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Tuesday, 30 January, 2001, 12:20 GMT
Spielberg receives Royal honour
Steven Spielberg and British ambassador Christopher Meyer
Steven Spielberg receives his honorary knighthood
Director Steven Spielberg has received an honorary knighthood in a ceremony at the British Embassy in Washington.

The director of Schindler's List and ET said he was surprised by the honour, describing it as the fulfilment of a childhood dream.

This is the stuff that all of our childhood fantasies come from

Steven Spielberg

He was the awarded the knighthood by British Ambassador Sir Christopher Meyer to recognise Spielberg's "unique and outstanding contribution to international film".

"The truth is, I stand before you now and I'm a knight," said Spielberg afterwards.

He added: "This is the stuff that all of our childhood fantasies come from. You know, courtliness, civility and honour."

Important contribution

Sir Christopher said the knighthood recognised, in particular, "his services to the entertainment industry of the United Kingdom".

Spielberg, 53, has not become Sir Steven, as he is not a British citizen, but will be able to use the letters KBE after his name, for Knight of the British Empire.

Honorary knighthoods are conferred by the Queen, on the advice of the foreign secretary, on those who have made an important contribution to relations between their country and the UK.

Spielberg and wife Kate Capshaw
Spielberg and wife Kate Capshaw were guests at a special dinner
"Mr Spielberg's career has had a global impact. But the impact in the United Kingdom stands out," Sir Christopher added.

Spielberg's films have helped double cinema admissions in Britain since the early 80s and his movies rank among the most successful of all time.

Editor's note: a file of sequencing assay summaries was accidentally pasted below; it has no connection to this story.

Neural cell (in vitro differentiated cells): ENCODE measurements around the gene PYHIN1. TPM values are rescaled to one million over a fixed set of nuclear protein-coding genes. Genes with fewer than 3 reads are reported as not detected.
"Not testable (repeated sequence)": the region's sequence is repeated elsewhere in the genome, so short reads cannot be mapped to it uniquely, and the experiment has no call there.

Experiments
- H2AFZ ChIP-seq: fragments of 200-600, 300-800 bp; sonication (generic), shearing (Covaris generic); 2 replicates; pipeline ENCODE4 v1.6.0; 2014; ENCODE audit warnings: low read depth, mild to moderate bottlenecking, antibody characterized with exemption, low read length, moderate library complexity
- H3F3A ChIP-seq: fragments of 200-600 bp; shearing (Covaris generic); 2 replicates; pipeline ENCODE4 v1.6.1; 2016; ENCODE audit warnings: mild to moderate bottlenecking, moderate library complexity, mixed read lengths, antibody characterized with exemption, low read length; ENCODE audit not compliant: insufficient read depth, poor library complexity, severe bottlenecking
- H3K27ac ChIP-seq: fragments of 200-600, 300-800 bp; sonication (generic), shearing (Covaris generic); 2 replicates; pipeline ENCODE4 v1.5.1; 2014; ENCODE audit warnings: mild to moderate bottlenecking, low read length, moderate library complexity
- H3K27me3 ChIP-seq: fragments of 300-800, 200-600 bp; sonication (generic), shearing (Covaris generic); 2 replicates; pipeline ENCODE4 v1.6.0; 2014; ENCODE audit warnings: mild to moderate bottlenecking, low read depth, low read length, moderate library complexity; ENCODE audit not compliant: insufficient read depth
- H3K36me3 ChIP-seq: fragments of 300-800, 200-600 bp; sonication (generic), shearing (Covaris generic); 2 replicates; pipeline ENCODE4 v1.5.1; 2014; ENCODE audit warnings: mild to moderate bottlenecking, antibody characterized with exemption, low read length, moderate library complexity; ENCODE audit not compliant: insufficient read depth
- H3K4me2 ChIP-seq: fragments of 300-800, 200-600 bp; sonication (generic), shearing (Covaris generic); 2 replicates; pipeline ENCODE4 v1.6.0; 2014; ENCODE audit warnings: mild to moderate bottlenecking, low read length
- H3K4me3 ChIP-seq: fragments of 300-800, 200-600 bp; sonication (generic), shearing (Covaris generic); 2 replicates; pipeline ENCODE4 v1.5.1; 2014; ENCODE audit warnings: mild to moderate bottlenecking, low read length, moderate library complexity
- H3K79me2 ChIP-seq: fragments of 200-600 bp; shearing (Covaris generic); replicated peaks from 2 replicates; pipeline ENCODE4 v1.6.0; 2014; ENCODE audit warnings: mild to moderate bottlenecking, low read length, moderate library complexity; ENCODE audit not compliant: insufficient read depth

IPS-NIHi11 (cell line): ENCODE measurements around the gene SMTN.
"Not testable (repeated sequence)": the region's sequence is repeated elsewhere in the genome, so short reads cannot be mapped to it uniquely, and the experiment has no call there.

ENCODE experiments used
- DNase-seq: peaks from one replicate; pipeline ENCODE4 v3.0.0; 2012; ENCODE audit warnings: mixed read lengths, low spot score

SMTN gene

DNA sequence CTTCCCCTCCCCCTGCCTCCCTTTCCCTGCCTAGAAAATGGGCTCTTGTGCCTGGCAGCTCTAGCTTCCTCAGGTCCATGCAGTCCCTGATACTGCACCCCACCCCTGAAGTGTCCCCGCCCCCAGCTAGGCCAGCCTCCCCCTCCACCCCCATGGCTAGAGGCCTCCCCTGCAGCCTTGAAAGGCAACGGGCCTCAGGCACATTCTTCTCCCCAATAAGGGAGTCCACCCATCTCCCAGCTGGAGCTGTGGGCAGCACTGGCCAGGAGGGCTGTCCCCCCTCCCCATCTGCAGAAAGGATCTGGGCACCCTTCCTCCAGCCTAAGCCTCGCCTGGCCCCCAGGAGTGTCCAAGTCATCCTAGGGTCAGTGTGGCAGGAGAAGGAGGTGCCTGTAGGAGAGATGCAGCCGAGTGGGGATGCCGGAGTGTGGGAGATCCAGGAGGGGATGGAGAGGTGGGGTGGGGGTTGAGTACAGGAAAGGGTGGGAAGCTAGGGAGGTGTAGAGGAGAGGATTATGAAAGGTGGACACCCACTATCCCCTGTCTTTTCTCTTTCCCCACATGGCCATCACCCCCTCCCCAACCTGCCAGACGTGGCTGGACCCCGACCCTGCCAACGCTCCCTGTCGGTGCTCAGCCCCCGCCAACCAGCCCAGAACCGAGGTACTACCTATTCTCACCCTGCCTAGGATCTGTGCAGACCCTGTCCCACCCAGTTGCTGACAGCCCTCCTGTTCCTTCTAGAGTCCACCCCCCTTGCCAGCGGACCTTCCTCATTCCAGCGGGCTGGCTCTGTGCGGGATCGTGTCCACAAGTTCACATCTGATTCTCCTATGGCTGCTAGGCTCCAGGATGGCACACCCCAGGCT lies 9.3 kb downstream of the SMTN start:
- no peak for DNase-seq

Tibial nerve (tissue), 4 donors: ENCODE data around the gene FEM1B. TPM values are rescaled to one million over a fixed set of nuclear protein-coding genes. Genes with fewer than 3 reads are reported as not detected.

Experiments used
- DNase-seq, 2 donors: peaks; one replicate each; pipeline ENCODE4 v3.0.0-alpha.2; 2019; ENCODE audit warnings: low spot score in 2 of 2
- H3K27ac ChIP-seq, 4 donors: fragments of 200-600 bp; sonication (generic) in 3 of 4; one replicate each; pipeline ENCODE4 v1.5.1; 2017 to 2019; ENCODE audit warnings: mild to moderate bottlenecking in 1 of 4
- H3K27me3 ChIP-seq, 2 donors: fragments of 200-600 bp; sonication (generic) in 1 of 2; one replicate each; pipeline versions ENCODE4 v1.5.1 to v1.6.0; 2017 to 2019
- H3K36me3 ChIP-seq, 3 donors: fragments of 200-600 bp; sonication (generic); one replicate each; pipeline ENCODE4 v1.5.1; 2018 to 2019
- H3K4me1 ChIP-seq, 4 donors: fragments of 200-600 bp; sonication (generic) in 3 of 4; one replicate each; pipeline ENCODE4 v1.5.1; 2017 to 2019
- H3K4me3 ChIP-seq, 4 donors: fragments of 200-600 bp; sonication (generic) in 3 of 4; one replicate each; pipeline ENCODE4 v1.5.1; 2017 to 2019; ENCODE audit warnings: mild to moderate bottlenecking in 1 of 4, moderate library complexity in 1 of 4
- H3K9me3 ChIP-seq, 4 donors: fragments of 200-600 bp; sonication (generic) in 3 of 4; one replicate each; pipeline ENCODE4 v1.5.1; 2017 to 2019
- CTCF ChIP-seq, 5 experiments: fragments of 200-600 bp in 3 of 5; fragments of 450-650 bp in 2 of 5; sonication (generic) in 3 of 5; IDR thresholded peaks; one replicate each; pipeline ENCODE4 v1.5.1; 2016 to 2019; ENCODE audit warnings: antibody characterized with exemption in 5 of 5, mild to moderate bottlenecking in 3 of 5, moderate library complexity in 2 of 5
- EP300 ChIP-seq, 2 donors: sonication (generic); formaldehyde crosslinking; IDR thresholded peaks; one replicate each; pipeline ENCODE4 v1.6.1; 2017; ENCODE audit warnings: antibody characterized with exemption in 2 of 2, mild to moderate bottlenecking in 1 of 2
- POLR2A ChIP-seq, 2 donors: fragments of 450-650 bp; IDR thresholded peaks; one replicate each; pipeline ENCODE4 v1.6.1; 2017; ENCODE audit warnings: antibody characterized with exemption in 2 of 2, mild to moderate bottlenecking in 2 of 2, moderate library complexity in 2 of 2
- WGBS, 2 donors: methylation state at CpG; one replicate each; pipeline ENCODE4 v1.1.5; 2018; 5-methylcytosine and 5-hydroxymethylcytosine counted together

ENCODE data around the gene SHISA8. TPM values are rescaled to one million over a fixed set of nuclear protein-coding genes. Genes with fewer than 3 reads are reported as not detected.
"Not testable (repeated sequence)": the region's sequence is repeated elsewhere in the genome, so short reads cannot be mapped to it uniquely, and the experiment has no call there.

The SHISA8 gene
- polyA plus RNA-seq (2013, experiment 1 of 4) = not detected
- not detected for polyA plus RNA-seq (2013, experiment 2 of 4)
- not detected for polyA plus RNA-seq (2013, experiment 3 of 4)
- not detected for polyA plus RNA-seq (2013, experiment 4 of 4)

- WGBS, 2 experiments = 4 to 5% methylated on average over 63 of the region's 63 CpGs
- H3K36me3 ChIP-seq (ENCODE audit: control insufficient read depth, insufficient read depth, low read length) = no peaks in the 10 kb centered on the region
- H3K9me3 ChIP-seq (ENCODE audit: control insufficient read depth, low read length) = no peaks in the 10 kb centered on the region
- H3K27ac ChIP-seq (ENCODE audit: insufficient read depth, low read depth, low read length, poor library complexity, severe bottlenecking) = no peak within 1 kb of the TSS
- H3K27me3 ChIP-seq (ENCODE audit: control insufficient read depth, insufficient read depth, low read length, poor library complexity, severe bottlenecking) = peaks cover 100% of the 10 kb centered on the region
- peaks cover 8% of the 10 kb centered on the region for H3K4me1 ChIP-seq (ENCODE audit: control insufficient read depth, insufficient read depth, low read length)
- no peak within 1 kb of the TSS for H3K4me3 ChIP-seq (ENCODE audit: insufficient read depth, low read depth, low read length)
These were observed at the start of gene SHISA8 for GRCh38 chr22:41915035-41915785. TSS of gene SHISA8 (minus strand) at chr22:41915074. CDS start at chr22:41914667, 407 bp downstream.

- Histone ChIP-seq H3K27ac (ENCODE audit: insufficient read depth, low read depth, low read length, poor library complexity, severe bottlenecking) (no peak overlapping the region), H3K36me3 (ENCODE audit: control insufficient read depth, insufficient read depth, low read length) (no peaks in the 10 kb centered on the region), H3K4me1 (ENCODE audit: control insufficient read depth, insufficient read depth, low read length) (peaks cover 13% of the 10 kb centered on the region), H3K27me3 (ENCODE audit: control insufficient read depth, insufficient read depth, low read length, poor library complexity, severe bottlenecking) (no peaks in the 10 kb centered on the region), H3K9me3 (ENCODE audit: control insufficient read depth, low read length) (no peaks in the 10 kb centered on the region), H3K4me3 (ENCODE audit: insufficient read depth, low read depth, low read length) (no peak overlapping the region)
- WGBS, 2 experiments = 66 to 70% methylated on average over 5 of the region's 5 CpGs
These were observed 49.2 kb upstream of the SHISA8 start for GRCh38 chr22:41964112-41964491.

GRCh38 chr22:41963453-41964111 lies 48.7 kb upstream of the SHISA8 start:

'Cultural partnership'

"Mr Spielberg epitomizes the cultural partnership between our two countries," Sir Christopher said.

Spielberg was joined by his actress wife Kate Capshaw, Senator Hillary Rodham Clinton, the former first lady, actress Holly Hunter and Senator John Warner, a Virginia Republican.

In a brief acceptance speech, Spielberg paid homage to British filmmakers who have influenced his work, including Alfred Hitchcock, Lord Attenborough and Carol Reed.

The director is due to receive a star on the Hollywood Walk of Fame next year.

Private dinner

His latest film AI (Artificial Intelligence) is due to be released later this year.

The film director is not the first American to receive an honorary British knighthood.

Other recent recipients include former presidents George Bush and Ronald Reagan, Secretary of State designate Colin Powell, General Norman Schwarzkopf, comedian Bob Hope, and conductor Andre Previn.

The ceremony took place after a private dinner for Spielberg and his family with the British ambassador.

He did not have to kneel or be tapped on each shoulder with a sword, as is the practice with full knighthoods.

The BBC's Tazeen Ahmad
"His glow in the dark finger pointing alien captured hearts in every strata of society"
The BBC's David Sillito
"He'll be able to use the letters KBE after his name"
See also:

29 Dec 00 | Entertainment
Steven Spielberg: Movie man
05 Nov 00 | Entertainment
Britain honours movie king
21 Sep 00 | Entertainment
Spielberg and Scorsese 'form dream team'
01 Feb 00 | Entertainment
Spielberg's top directing honour
04 Jan 01 | Northern Ireland
Spielberg accused in movie row
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